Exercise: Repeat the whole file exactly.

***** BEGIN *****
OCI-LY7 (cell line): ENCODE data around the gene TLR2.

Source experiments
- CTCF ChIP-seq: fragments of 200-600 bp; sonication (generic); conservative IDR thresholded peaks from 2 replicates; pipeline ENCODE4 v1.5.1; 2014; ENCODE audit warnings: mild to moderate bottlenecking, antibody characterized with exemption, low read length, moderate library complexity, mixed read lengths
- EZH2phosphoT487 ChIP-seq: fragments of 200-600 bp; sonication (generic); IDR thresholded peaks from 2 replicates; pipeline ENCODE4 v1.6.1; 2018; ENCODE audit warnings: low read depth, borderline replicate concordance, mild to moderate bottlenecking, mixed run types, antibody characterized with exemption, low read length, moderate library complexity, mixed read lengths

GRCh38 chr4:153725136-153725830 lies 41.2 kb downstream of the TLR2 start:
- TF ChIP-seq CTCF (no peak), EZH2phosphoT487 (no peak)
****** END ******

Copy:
OCI-LY7 (cell line): ENCODE data around the gene TLR2.

Source experiments
- CTCF ChIP-seq: fragments of 200-600 bp; sonication (generic); conservative IDR thresholded peaks from 2 replicates; pipeline ENCODE4 v1.5.1; 2014; ENCODE audit warnings: mild to moderate bottlenecking, antibody characterized with exemption, low read length, moderate library complexity, mixed read lengths
- EZH2phosphoT487 ChIP-seq: fragments of 200-600 bp; sonication (generic); IDR thresholded peaks from 2 replicates; pipeline ENCODE4 v1.6.1; 2018; ENCODE audit warnings: low read depth, borderline replicate concordance, mild to moderate bottlenecking, mixed run types, antibody characterized with exemption, low read length, moderate library complexity, mixed read lengths

GRCh38 chr4:153725136-153725830 lies 41.2 kb downstream of the TLR2 start:
- TF ChIP-seq CTCF (no peak), EZH2phosphoT487 (no peak)